Inactive seniors at higher risk of falls

26 January 2017 08:19

40% of over-70s  underestimate the importance an active life has in warding off falls

40% of over-70s underestimate the importance an active life has in warding off falls

Older people should aim to be more active to reduce the number of falls they experience, experts are claiming.

Four in 10 people aged 70 and over underestimate the importance strength and balance has in warding off falls, according to the Centre for Ageing Better.

Louise Ansari, programme director for physical activity at the Centre for Ageing Better, said: "People can improve their own strength and balance by doing more activities like carrying shopping and doing the gardening as well as exercise like dance and tai chi."

Professor Kevin Fenton, Public Health England's national director for health and wellbeing, says that around a third of people aged 65 and over and half of those aged 80 and over experience a fall each year.

He said: "It's vital that as people get older, they get the support to stay healthy and maintain their strength and balance through being physically active."

An NHS warning

According to the NHS website, the over-65s are the most sedentary age group, with many spending on average 10 hours or more each day sitting or lying down.

"As people get older and their bodies decline in function, physical activity helps to slow that decline," says Dr Nick Cavill, a health promotion consultant.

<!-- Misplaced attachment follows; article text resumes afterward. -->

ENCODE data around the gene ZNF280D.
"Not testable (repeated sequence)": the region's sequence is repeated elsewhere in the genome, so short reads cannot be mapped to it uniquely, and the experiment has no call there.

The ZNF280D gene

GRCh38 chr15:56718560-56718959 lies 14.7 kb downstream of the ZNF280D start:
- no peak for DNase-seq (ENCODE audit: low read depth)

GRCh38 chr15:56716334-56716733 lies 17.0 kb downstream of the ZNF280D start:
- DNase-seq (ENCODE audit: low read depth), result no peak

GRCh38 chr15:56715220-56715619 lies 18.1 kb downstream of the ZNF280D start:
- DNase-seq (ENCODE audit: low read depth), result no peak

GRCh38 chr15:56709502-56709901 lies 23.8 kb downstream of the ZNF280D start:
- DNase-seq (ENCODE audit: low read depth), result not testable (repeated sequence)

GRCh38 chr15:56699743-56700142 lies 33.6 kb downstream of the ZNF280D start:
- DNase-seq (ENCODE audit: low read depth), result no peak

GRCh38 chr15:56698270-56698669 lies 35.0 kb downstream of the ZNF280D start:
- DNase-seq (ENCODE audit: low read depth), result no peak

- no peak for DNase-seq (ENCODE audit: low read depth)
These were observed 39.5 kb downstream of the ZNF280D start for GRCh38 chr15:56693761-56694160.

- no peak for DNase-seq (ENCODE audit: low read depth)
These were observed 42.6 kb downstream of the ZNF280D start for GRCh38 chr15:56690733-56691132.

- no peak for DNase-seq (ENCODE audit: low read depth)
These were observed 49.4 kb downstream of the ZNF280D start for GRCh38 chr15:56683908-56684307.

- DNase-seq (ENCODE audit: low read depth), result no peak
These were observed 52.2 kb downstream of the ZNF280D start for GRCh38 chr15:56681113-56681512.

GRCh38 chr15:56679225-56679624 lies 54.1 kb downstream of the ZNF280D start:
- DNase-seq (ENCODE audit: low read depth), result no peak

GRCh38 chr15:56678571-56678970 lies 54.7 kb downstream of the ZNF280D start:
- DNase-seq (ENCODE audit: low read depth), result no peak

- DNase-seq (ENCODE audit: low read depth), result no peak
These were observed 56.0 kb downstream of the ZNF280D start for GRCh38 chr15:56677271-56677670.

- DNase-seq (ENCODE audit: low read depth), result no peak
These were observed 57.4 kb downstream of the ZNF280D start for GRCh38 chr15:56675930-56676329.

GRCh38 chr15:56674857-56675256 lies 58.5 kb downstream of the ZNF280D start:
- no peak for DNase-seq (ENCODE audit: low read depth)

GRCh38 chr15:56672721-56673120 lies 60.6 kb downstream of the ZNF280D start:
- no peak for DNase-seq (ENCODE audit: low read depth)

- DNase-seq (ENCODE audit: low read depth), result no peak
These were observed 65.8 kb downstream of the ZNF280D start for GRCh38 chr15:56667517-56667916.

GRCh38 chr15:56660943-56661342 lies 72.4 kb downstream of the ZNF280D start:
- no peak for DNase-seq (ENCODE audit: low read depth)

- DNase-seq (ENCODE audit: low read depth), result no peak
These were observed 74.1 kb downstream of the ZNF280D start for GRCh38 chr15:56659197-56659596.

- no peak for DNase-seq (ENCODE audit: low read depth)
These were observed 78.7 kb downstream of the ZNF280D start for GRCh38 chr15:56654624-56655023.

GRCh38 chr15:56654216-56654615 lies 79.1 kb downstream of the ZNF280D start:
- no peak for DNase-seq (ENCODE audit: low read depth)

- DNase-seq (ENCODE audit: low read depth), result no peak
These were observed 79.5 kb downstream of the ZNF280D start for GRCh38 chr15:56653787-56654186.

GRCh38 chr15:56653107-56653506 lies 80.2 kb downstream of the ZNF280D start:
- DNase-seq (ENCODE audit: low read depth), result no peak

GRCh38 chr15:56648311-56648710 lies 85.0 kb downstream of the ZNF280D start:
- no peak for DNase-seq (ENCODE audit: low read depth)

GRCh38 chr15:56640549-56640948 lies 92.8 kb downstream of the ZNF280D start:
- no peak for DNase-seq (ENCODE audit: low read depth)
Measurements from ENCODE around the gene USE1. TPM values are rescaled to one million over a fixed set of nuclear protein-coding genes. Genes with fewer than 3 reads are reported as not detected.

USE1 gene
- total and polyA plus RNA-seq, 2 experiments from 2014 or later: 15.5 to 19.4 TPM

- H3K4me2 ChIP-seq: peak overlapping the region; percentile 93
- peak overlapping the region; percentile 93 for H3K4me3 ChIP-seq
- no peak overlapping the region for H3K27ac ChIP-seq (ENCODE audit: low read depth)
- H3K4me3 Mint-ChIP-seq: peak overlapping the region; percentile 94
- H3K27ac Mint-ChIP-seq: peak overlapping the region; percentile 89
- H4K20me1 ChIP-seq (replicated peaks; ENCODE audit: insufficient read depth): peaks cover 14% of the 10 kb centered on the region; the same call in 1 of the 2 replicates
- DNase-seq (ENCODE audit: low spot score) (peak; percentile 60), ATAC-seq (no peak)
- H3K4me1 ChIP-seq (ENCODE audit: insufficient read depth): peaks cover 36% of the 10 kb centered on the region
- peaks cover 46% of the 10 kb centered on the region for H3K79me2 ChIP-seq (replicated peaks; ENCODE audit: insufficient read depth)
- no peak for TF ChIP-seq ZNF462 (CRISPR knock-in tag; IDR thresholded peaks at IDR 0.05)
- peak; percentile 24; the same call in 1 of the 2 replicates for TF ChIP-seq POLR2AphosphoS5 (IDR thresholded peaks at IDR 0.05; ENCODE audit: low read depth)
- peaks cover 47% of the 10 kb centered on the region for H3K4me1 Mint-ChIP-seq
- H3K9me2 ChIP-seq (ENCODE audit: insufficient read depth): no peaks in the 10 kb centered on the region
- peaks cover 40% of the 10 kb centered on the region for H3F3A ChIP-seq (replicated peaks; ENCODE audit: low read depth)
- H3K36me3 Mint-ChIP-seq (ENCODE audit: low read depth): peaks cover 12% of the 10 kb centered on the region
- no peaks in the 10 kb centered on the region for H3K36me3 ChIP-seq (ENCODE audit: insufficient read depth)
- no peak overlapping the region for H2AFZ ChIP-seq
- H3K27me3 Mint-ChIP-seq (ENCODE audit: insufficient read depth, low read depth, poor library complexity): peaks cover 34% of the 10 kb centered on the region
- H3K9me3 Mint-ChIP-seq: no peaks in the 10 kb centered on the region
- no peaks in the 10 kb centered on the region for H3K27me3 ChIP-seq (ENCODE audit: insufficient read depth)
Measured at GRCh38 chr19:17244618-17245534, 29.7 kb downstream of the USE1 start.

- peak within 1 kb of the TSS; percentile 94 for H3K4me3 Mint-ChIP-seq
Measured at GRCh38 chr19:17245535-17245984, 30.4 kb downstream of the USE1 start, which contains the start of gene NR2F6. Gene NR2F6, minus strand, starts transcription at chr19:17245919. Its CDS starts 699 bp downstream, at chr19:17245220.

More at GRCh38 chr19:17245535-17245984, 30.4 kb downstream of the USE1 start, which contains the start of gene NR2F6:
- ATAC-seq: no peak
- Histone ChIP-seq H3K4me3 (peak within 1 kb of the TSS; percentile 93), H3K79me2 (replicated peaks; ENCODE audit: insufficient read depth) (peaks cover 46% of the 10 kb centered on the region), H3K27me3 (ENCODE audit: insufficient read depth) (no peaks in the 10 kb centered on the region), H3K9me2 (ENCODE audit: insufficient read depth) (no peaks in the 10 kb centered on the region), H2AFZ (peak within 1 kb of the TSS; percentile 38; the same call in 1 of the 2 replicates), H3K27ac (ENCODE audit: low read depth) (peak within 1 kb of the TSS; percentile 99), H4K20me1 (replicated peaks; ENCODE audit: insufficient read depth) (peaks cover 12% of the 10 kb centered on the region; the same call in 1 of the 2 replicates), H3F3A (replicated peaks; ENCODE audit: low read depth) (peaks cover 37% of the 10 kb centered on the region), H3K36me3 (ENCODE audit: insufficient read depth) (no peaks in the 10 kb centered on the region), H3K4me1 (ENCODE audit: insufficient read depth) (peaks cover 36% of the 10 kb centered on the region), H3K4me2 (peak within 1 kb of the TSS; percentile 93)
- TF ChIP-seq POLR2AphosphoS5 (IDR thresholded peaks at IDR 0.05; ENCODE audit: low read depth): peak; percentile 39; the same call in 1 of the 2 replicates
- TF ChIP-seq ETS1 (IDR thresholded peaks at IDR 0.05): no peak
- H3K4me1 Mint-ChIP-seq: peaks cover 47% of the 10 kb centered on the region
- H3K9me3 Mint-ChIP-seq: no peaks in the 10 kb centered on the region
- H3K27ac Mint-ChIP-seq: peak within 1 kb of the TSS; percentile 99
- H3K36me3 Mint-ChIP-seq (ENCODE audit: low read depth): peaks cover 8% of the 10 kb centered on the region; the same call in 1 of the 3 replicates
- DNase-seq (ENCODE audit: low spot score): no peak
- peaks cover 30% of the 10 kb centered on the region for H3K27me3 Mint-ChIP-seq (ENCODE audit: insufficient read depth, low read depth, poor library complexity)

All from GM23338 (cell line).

Travelling and activity holidays are one way for older people to remain active, and over-65s should always take out senior travel insurance when going abroad.

The NHS also says there's strong evidence that people who are active have a lower risk of heart disease, stroke, type 2 diabetes, some cancers, depression and dementia.

'A sad state of affairs'

Louise Ansari, programme director for physical activity at the Centre for Ageing Better, said: "It is a sad state of affairs that there are over 250,000 emergency admissions of older people to hospital for falls every year, when so many falls and fractures could be prevented by simple exercises that improve people's strength and balance."

"The NHS and local authorities can help to prevent falls by commissioning evidence based services that improve strength and balance and making them available to those most at risk."

Ms Ansari's comments come as health and care officials are to publish a Falls and Fracture Consensus Statement that outlines the actions of health, care, housing and social teams can undertake to reduce the number of falls in seniors.

 

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